Updated July 2018
When dealing with VoIP traffic on today’s networks it is inevitable that you will run across an issue involving NAT and SIP. It is helpful to understand what NAT (Network Address Translation) does before you see why this causes a problem with SIP (Session Initiation Protocol).
The NAT Process
When your computer makes a request for a resource out on the public internet, that request will have a source address consistent with the local LAN addressing scheme. That’s not an issue until the public resource tries to use that information to send data back to you.
That local network address will not be publicly routable due to the fact that the LAN is using a private IP addressing scheme (typically 192.168.x.x or 10.0.x.x.). NAT attempts to fix this by replacing the local source IP address with an IP address which is routable on the public internet, hence the “translation.” NAT is translating a private IP to a public IP.
For protocols that do not embed address information into the payload of the data packet, NAT works just fine. That’s not what SIP does.
The SIP Issue
Let’s look at a SIP INVITE request from a phone on a local network:
As you can see from all the underlined IP addresses, the local IP address frequently appears in the payload of the SIP message. The NAT device on this network is going to replace the local source IP address with a publicly routable source address, but only for the IP header on this packet.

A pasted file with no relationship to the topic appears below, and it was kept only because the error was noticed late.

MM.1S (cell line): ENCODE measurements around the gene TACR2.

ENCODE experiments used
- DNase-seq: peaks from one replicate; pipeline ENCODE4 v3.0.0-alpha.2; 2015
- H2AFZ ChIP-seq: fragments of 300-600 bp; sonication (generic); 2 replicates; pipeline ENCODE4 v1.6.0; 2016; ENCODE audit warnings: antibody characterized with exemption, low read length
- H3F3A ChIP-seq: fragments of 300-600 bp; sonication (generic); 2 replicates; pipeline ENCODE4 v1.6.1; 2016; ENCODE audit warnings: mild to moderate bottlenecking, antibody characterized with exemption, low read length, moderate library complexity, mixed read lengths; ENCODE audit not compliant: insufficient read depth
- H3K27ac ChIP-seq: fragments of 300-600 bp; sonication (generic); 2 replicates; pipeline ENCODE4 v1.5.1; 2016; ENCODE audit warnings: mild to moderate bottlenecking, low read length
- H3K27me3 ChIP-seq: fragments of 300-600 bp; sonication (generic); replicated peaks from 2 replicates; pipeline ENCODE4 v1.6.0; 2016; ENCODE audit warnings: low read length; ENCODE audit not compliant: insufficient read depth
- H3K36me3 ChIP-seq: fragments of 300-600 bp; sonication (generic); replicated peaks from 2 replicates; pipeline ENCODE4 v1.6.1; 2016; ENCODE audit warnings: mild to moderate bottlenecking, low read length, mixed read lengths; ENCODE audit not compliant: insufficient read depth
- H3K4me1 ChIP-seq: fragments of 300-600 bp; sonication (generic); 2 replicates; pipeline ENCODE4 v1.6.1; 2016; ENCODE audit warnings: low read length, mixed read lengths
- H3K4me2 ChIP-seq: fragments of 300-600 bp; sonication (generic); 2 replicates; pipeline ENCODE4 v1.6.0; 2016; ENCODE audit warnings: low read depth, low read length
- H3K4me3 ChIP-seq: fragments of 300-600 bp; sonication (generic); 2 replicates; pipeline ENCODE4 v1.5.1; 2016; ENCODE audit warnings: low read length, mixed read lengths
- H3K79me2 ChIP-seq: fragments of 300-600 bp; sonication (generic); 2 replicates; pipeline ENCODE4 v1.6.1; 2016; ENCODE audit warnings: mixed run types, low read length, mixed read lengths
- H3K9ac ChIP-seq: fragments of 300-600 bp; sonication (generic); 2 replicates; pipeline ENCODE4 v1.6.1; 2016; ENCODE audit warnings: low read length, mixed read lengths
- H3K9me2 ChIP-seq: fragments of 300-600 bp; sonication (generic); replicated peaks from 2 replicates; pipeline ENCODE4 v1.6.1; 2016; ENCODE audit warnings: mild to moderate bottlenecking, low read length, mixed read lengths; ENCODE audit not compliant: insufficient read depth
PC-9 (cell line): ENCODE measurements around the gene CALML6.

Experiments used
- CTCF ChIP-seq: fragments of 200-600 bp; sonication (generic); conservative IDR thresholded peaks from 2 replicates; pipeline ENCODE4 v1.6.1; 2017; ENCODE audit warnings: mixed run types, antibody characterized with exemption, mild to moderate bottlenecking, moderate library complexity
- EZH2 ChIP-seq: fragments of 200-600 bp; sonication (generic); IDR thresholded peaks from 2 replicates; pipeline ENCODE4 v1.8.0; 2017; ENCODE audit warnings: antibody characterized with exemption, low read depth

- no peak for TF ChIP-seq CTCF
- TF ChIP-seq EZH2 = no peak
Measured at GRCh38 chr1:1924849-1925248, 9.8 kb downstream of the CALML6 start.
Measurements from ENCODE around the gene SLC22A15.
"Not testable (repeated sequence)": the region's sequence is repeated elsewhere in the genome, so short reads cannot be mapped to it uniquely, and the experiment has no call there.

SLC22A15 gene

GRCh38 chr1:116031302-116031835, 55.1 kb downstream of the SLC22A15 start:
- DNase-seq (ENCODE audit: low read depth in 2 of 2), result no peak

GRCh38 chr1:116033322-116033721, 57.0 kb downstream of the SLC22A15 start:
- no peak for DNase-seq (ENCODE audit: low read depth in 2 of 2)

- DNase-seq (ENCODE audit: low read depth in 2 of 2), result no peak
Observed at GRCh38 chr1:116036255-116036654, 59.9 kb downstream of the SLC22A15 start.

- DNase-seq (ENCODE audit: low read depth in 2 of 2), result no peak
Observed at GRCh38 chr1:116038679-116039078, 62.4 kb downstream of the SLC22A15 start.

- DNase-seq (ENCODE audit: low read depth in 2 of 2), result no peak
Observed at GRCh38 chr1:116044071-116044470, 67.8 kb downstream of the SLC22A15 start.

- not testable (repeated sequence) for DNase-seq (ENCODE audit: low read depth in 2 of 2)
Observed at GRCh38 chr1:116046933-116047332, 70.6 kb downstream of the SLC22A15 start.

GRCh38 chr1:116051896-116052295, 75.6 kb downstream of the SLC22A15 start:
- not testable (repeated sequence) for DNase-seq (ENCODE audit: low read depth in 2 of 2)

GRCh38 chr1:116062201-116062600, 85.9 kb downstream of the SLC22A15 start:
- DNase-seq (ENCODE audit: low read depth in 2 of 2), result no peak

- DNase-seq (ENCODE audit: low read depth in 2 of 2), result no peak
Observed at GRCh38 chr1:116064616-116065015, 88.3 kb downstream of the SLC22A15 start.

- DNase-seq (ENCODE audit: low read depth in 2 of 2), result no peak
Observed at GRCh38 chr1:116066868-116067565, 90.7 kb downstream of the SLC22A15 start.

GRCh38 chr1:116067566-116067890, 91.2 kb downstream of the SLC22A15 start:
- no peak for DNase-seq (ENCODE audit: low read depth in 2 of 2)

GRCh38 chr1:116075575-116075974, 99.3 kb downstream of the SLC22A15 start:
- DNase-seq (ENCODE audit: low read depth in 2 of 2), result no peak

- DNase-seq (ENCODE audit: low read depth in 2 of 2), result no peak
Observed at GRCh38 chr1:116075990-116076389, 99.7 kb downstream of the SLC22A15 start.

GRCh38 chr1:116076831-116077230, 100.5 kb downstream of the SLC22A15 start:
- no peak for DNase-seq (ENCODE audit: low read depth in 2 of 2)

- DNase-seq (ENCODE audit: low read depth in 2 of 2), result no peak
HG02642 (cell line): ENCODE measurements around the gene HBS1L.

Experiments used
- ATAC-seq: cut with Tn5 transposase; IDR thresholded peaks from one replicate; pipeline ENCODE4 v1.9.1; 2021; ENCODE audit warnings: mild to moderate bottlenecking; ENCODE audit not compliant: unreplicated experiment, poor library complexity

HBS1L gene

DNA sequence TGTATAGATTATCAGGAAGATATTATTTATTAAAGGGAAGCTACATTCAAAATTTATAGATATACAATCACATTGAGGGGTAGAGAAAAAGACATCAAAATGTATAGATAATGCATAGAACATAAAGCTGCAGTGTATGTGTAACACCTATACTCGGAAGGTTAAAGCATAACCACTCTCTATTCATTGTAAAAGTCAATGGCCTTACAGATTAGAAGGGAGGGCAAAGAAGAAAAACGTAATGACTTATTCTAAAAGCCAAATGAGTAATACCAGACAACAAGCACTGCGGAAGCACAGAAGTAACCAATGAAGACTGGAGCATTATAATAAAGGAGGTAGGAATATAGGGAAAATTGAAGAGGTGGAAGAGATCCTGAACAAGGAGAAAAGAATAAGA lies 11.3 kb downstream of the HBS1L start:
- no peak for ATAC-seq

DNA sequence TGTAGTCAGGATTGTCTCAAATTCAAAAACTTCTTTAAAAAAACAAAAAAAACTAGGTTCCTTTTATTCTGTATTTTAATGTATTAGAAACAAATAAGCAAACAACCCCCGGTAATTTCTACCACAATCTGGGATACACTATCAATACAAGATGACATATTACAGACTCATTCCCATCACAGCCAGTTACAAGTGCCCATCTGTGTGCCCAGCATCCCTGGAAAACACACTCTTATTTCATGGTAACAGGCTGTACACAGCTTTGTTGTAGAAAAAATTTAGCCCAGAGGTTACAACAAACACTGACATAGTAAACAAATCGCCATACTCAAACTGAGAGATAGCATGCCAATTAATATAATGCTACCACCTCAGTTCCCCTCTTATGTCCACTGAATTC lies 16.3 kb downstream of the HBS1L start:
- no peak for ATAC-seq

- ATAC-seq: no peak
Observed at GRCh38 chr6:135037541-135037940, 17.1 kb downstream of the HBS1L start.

When the provider’s VoIP equipment sees this packet, it may be OK and route a response back as needed. The problem arises is in the second half of the payload – at the SDP (Session Description Protocol).
The two VoIP devices will use the SDP information in the INVITE and OK SIP methods to negotiate a path over which the audio stream will travel. Take a look at the second from the last underlined IP address. That’s telling the provider’s VoIP equipment where to send the audio for this call, which is problematic. The provider’s VoIP equipment cannot route the private 192.168.1.179 address across the internet which means this call, if left as is, will result in ‘no audio’ or ‘one way audio.’ This is a common complaint when NAT is causing problems on a VoIP network.
Overcoming the SIP/NAT Issue
IP phone systems today are pretty smart. Most have a provision which lets them know they are behind a NAT device. The phone system will actually replace all the instances of local (private) address with the public address of the NAT device before sending the packet to the NAT device to be forwarded on to the VoIP Providers network.
Another option used to address SIP/NAT issues is to implement what is called a SIP aware firewall/router. This feature of a firewall / router is commonly referred to as a SIP ALG (Application Layer Gateway). These devices are able to rewrite SIP packets with the correct IP address information as the traffic flows through them. Some SIP ALG’s can be problematic, but with the right tweaking, can be made to do exactly what you want. At N2Net, we rely on the Edgewater Networks Edgemarc device to deal with NAT issues in complex client infrastructures. Example deployment using the Edgemarc devices will be a topic of later blog posts.
Partner with Voice and Data Experts
As a full service voice and data provider, N2Net engineers are experienced in dealing with complex NAT issues with VoIP. In addition, N2Net manages its own VoIP network and can guarantee your speed as well as call quality on VoIP applications utilizing dedicated connections. To learn more about how you can N2Net specialist today.